A look at America's total job losses doesn't provide the right information for an individual to understand the impact on their specific situation.
We hear 16.8 million unemployed, layoffs, furloughs, businesses closing…and then…the panic sets in...Instead of panicking, what we need to do is take a very concentrated look at and define our specific microcosm of a job market. Understanding the impacts of this crisis on our particular situation prepares us to plan a very strategic job search in response. To better understand your defined job market, answer these questions:
To what extent is your industry being impacted by the current situation? A little or moderately? Then it makes sense to continue to target roles in your current industry.
Is your industry being impacted very extensively? Then why continue spending time to find and apply for jobs in this industry? Focus energy on finding opportunities to use your skills in other industries that are (or more likely to be) hiring.
A critical area of consideration is the potential long-term impact on your industry. Is the current situation a small blip that will likely fade after the bulk of the crises die down, or is your industry likely to be changed forever?
To what extent is your type of role being impacted by our current situation? Not a lot? Great! Keep going after positions that fit with your skills and experience.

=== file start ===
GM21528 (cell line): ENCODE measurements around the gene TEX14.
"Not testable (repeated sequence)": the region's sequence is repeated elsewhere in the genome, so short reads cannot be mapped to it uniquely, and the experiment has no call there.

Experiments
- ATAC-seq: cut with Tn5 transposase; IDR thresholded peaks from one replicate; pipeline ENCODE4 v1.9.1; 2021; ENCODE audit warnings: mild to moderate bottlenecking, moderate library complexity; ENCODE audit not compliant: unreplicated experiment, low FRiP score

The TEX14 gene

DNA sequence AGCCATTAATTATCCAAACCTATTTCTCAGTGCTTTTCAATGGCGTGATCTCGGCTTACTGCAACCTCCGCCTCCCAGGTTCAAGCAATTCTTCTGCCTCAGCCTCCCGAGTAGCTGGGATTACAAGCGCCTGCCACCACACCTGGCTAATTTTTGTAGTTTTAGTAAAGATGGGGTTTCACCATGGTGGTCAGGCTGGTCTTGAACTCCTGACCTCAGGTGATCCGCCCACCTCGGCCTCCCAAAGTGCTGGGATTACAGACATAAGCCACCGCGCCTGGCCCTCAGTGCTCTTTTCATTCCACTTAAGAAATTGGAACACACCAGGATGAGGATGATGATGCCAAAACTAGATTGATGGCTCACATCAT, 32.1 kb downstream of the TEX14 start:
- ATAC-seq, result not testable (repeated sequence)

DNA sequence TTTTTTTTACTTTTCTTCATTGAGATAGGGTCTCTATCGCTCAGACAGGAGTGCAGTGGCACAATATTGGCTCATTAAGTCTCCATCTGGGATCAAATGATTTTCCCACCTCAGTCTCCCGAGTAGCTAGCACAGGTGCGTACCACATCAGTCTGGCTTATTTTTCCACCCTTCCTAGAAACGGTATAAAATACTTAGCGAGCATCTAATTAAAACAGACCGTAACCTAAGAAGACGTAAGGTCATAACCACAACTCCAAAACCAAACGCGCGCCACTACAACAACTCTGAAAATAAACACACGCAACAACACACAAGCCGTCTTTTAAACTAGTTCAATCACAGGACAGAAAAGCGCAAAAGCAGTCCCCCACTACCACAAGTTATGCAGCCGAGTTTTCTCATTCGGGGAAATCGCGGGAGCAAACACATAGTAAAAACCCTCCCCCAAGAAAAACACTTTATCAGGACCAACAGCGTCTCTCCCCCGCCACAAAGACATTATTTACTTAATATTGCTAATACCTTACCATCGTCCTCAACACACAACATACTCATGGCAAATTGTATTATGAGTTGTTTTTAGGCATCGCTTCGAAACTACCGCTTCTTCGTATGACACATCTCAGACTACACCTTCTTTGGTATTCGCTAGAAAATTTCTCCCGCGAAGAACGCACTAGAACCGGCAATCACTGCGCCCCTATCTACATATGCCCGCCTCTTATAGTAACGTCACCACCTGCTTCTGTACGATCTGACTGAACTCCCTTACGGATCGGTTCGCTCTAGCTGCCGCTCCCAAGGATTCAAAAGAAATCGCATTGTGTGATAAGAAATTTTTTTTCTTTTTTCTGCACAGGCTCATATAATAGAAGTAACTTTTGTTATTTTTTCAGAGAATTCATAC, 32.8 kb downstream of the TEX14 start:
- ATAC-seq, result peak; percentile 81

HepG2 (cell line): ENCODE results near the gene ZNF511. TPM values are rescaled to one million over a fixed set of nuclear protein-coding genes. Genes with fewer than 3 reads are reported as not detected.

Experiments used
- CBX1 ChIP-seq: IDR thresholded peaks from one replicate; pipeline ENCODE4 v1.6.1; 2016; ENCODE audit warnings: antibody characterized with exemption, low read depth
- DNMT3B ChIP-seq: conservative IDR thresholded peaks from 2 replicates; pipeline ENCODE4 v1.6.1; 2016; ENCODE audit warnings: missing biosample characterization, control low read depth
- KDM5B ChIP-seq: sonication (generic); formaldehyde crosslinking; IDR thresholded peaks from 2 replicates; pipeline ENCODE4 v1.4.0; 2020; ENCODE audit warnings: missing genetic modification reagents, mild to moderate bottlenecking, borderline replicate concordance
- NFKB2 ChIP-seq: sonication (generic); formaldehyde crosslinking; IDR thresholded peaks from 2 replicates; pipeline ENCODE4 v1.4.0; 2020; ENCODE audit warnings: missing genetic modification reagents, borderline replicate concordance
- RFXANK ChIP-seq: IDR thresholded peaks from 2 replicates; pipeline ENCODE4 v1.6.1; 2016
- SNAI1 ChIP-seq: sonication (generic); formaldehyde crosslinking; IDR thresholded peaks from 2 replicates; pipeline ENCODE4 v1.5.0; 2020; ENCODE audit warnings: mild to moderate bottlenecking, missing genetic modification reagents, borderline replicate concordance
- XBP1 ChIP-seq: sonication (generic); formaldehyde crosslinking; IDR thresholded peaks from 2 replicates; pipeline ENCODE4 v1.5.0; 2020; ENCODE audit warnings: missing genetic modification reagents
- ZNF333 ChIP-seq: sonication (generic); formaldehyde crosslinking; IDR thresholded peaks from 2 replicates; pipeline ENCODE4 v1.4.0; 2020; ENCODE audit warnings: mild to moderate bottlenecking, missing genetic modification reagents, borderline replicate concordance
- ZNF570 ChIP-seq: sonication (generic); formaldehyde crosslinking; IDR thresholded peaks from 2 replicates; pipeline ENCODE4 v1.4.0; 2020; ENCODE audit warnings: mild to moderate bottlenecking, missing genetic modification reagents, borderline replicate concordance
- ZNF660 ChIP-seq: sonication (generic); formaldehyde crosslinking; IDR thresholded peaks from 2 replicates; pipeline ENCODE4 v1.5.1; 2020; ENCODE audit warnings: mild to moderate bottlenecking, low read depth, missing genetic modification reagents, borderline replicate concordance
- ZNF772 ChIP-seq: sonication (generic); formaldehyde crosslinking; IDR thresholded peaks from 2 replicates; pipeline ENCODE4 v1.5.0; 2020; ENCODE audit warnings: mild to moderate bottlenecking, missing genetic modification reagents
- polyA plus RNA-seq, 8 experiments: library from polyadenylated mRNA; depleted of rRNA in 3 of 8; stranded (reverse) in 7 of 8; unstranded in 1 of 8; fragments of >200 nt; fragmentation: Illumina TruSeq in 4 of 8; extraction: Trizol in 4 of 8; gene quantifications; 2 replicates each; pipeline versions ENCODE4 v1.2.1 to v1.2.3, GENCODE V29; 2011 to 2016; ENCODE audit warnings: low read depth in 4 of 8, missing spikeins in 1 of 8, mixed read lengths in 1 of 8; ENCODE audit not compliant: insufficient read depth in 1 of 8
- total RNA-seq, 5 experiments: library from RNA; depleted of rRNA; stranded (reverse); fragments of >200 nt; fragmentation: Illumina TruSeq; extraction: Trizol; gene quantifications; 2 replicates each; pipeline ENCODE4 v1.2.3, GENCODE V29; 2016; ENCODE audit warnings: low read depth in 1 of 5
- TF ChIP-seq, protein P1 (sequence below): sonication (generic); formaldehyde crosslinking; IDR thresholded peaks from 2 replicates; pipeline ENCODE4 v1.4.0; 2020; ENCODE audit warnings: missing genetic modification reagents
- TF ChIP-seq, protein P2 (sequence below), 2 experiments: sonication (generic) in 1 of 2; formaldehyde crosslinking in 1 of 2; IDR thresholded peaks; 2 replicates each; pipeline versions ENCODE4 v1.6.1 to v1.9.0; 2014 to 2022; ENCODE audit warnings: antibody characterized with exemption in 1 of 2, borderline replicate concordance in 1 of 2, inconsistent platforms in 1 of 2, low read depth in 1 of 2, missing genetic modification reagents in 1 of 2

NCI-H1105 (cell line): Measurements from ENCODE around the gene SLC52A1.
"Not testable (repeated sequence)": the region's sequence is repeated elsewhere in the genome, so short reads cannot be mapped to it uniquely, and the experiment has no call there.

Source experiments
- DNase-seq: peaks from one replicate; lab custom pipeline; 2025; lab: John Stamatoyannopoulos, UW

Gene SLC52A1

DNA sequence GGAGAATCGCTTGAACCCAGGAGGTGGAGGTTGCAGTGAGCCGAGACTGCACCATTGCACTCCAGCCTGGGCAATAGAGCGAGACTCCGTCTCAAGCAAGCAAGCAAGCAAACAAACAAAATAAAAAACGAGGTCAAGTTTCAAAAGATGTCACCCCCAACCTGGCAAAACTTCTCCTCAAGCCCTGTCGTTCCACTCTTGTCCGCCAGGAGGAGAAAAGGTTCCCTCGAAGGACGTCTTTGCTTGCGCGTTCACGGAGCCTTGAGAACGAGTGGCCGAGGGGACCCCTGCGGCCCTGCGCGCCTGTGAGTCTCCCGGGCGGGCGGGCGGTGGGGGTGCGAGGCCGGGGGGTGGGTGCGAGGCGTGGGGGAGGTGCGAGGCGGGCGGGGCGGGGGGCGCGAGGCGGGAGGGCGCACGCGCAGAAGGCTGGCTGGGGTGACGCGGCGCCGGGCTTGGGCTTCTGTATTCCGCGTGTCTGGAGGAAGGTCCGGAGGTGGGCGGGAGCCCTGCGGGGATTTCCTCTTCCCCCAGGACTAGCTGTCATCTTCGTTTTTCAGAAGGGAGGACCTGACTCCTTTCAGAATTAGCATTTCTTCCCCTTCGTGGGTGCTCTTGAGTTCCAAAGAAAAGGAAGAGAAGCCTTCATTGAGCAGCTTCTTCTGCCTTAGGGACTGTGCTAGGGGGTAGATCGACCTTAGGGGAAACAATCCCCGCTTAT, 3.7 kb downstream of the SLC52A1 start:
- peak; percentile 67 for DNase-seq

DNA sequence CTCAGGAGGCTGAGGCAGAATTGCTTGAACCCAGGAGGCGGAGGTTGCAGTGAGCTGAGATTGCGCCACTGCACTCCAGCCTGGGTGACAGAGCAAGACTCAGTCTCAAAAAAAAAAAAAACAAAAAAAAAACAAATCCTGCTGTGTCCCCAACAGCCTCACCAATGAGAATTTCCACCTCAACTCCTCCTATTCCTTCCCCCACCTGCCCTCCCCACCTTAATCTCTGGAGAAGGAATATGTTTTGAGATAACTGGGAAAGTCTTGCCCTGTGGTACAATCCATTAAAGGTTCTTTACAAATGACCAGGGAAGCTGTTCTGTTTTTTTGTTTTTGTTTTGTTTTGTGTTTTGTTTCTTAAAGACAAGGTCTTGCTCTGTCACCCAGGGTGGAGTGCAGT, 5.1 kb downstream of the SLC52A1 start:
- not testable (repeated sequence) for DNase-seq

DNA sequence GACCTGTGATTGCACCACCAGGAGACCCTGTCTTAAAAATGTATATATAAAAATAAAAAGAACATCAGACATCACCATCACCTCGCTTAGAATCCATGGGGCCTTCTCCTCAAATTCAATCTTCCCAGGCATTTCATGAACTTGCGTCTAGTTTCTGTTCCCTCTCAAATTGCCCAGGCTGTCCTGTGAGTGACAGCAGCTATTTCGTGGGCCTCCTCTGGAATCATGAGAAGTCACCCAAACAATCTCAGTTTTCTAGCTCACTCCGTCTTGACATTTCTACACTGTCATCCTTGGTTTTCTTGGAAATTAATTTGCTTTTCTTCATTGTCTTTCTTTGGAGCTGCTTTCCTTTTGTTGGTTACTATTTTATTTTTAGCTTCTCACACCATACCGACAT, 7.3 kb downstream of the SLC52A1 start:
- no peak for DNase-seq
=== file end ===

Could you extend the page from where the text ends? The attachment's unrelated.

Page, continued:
Is your current role being moderately or severely impacted? If so, it isn't the best strategy to be spending time looking for positions that are disappearing. Focus your energy on identifying closely related roles you can offer your skills and expertise and bring much-needed benefit to organizations.
A strategic job search involves a lot of research and data collection. After all, knowledge is power, right?!
Once you have a solid understanding of your specific job market, you can respond accordingly. Even in crisis, the core career management skills remain essential:
Know your professional value and how to communicate it effectively - and telling your story to the right audience
Collect data on the job opportunities available right now - and defining how your skills and experience will make you a great candidate
Establish an organized strategy for keeping track of your identified target industries, companies, and roles - and creating a networking plan to ensure you are connecting with the right people
I get it: all of the above is much easier said than done. It's hard and, at times, tedious work. It's also one more thing: much more effective (and sanity-protecting) than coming at a job search from a place of panic slinging resumes and crossing fingers.
Stay tuned for the final part in the series focused on what's next: relentlessly pursuing the future opportunities inevitably arising out of our "new normal."
In the meantime, let's all be safe, healthy, and kind to one another.